Magic's Foaling Thread due 5/15/13 - Page 3
   

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Magic's Foaling Thread due 5/15/13

This is a discussion on Magic's Foaling Thread due 5/15/13 within the Horse Breeding forums, part of the Horse Breeds, Breeding, and Genetics category

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        03-07-2013, 08:51 PM
      #21
    Green Broke
    Quote:
    Originally Posted by lives2hope    
    I am aware that horses that are not overo can carry the gene. I know that my horse does not have overo pattern in her back ground for the 7 generations I can trace, not sure if that makes a difference or not.

    The stallion however has had some rather extensive genetic testing done. So I can ask the owner if she knows. I also know that it is not very common to have this issue if you are breeding two horses and neither of them have the overo pattern. So I may have this testing done later on Magic if we decide to have another foal with a paint stallion I don't believe at this time it is necessary. Both horse have to be carriers in order to have a lethal white foal. I just read that even some overo horses are not carriers. It is a good test to have done, and if our vet had recommended it we would have had it done.
    It makes no difference how many generations back a horse is registered as "overo", as most of the time, registries have no clue about genetics and are just listing the horse's approximate phenotype - what it looks like to their untrained eyes, basically. "Overo" itself is a stupid term that is outdated and lazy, and the registries should have stopped using it years ago. It basically means "oh the horse has white, but not crossing the back, so we can't be bothered finding out what is causing the white so let's just call it overo". There are several different genes that are lumped under that horrible umbrella term, and that confusion leads to potential risk to the foal when people start making statements like "not all overos are carriers".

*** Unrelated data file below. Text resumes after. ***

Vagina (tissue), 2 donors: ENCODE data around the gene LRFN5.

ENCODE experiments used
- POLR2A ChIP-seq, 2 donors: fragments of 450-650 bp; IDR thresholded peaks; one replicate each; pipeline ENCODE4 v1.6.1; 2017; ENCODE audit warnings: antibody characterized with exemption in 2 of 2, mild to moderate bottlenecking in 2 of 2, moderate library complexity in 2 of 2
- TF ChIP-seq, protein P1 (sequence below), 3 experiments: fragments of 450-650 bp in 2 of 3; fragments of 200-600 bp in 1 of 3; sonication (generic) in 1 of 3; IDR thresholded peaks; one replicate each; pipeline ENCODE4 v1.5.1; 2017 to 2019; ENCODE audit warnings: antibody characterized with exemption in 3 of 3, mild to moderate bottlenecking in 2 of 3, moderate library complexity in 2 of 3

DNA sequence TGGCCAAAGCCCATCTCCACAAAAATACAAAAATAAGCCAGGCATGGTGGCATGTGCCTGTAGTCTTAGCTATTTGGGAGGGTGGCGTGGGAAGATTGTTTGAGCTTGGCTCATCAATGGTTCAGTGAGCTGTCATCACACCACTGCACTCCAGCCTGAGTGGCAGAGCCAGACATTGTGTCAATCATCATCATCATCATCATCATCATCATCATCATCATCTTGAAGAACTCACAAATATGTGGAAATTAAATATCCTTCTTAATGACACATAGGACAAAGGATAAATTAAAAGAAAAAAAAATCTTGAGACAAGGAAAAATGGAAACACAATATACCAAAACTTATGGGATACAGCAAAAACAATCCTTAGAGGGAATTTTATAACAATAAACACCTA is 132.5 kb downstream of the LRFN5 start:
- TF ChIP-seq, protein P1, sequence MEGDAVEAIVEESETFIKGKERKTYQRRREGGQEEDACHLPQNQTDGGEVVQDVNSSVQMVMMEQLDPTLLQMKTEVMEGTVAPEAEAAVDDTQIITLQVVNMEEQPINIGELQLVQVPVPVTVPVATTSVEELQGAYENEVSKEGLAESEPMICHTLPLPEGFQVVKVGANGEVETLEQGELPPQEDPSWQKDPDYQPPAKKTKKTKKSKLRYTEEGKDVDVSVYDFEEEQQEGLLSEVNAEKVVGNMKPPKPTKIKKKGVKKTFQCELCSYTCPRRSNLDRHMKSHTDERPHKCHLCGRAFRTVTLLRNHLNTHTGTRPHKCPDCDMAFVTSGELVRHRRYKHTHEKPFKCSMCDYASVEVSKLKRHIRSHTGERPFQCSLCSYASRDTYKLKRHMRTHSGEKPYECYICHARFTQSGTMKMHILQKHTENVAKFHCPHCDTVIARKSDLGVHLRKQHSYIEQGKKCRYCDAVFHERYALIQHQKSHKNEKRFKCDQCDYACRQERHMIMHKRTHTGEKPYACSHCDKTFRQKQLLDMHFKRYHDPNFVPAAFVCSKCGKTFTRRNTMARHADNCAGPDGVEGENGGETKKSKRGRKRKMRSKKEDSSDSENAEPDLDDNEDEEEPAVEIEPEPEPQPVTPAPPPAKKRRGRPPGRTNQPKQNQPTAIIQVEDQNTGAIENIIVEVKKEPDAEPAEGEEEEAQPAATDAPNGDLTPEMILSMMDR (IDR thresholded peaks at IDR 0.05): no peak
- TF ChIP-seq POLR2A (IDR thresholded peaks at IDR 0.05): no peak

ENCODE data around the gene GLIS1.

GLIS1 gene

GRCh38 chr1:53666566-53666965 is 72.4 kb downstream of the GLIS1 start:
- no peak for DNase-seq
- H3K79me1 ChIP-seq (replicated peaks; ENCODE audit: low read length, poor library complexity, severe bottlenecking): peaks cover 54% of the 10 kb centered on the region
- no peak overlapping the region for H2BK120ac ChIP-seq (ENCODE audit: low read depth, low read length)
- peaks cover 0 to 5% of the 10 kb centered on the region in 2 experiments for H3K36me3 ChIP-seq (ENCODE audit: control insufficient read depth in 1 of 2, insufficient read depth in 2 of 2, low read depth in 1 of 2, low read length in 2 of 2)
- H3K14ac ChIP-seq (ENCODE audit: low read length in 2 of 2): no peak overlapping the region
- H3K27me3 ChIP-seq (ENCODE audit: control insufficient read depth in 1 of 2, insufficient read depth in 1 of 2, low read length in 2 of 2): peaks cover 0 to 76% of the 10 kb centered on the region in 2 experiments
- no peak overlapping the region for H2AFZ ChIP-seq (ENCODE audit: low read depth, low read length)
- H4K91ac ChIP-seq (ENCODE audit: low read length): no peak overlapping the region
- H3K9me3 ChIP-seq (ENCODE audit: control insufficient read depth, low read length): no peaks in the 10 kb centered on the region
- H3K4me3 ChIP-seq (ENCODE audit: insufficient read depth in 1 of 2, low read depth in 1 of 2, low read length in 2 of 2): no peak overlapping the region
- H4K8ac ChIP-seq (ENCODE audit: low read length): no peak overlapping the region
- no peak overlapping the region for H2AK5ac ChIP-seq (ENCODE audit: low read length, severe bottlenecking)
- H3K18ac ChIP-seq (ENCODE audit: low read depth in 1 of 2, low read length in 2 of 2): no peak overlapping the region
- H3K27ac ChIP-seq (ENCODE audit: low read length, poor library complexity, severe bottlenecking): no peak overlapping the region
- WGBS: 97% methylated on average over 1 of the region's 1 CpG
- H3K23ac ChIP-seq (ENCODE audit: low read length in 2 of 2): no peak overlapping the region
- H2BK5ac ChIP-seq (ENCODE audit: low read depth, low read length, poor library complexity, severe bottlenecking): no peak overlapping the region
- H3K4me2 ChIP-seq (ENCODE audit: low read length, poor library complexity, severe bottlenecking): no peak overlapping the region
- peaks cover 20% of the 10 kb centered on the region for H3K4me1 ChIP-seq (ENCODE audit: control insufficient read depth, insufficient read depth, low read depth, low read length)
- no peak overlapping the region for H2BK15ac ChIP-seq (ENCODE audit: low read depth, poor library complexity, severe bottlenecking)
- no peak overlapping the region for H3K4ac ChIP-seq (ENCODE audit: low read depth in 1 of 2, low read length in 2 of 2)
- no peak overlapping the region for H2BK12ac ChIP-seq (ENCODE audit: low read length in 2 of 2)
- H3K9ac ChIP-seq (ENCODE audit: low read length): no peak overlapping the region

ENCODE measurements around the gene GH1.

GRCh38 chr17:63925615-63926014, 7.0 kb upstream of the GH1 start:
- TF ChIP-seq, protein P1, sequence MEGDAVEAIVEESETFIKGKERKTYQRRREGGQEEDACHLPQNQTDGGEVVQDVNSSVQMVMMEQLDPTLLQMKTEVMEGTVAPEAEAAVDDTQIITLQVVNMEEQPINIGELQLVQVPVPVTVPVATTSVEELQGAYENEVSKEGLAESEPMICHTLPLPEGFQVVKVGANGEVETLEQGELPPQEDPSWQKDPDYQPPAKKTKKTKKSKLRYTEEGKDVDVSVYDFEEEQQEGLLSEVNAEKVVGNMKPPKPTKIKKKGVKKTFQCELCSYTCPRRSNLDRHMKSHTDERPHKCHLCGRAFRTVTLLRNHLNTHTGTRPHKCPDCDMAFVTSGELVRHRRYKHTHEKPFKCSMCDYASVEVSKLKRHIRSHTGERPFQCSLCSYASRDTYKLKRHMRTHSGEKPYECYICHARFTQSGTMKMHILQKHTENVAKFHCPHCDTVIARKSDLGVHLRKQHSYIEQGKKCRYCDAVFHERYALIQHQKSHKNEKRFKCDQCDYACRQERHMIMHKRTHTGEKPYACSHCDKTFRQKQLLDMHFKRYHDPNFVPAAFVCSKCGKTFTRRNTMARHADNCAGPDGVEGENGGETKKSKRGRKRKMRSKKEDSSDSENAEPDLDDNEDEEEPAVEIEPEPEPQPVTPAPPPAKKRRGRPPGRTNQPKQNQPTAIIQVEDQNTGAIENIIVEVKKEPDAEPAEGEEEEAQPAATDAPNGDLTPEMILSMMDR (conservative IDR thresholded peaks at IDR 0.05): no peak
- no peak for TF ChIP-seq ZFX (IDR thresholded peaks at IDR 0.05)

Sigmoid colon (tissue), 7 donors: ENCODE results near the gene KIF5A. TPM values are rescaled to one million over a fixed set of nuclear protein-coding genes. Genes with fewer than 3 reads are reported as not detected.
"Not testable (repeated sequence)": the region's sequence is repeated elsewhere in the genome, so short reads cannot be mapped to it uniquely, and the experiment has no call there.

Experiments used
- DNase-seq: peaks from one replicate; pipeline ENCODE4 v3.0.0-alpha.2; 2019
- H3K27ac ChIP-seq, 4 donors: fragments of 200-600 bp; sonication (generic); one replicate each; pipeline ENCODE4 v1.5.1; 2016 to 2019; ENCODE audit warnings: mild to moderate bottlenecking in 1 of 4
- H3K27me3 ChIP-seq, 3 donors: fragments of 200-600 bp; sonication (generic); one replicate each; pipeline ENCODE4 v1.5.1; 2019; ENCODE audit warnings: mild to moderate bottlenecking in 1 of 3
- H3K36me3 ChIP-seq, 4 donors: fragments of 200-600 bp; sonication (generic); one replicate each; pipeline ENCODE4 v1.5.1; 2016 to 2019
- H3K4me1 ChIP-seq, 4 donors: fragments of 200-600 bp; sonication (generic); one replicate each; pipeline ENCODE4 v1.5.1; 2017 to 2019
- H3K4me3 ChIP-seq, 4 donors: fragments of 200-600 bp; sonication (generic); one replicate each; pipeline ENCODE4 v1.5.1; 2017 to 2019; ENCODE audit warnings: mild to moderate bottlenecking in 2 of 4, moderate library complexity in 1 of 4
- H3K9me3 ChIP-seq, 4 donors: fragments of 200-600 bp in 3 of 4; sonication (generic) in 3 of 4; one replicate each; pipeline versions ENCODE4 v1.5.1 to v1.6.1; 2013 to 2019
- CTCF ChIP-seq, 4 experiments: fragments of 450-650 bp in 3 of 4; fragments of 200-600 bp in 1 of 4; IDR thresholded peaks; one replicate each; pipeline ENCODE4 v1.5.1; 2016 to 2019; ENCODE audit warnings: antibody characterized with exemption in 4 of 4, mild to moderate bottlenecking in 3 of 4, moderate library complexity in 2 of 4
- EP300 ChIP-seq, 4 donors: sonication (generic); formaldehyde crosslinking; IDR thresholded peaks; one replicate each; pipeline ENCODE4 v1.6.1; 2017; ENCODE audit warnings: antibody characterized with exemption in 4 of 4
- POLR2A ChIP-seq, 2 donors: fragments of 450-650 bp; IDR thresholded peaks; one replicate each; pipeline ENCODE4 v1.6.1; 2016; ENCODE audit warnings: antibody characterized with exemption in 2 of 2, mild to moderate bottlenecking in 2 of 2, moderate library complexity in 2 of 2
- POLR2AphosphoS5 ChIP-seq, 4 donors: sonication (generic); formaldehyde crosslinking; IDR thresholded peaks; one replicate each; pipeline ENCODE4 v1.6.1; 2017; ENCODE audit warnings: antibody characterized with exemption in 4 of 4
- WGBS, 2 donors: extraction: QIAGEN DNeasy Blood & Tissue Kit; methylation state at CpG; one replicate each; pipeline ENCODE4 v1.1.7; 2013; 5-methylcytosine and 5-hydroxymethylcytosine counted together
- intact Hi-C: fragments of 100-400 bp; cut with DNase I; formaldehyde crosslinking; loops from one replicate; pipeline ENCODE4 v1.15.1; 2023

Any horse being bred that is of any breed that has frame (or any horse of unknown breeding) should be tested before being bred as a matter of course. It doesn't matter how much white they have, or how much white they don't have. If the potential is there, a simple $25 test can save the 25% chance of a foal that is born to die a slow, painful death within 72 hours of birth. Any argument against that is absurd and irresponsible. If you plan to breed your mare again, to ANY stallion that could possibly carry frame (not just a Paint FYI) then it is your responsibility as her owner to test her.
    NdAppy likes this.
         
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        03-07-2013, 09:42 PM
      #22
    Foal
    I appreciate your concern for my horses foal however I am far from being an irresponsible horse owner, which is something I really don't feel the need to try and prove to you nor anyone else. There is a 25% chance if both horses are the carrier for this gene not otherwise. It is not likely that both of these horses carry this gene. Lets try keep the doom and gloom to a minimum. If you have an animal suffering and you allow it to suffer for whatever reason that is on you that is not something we practice at our house. If we had a lethal white foal it would be put to sleep immediately since they don't suffer unless they eat there would be none of that going on around here.

    As I stated previously this was something I discussed with our vet before we breed and back when we were in the beginning stages of thinking about breeding. He felt that the test was not needed unless we bred to an overo stud and even went so far as to say, 'it would be good to have it done if you bred to an overo stud but I don't really think that is something you are going to have to worry about.' Now we have since switched vets (because we moved) and I will discuss it with her next month when she gives Magic her check up. If she thinks this is something that Magic needs then I will have her do the test for us.

    I strongly rely on my vet knowledge to help me out with these kinds of things since my previous vet was very knowledgeable on this subject and knew my horses back ground and breeding very well this is not something I'm going to worry about at this time. I am sorry if you disagree with that.
         
        03-07-2013, 10:23 PM
      #23
    Started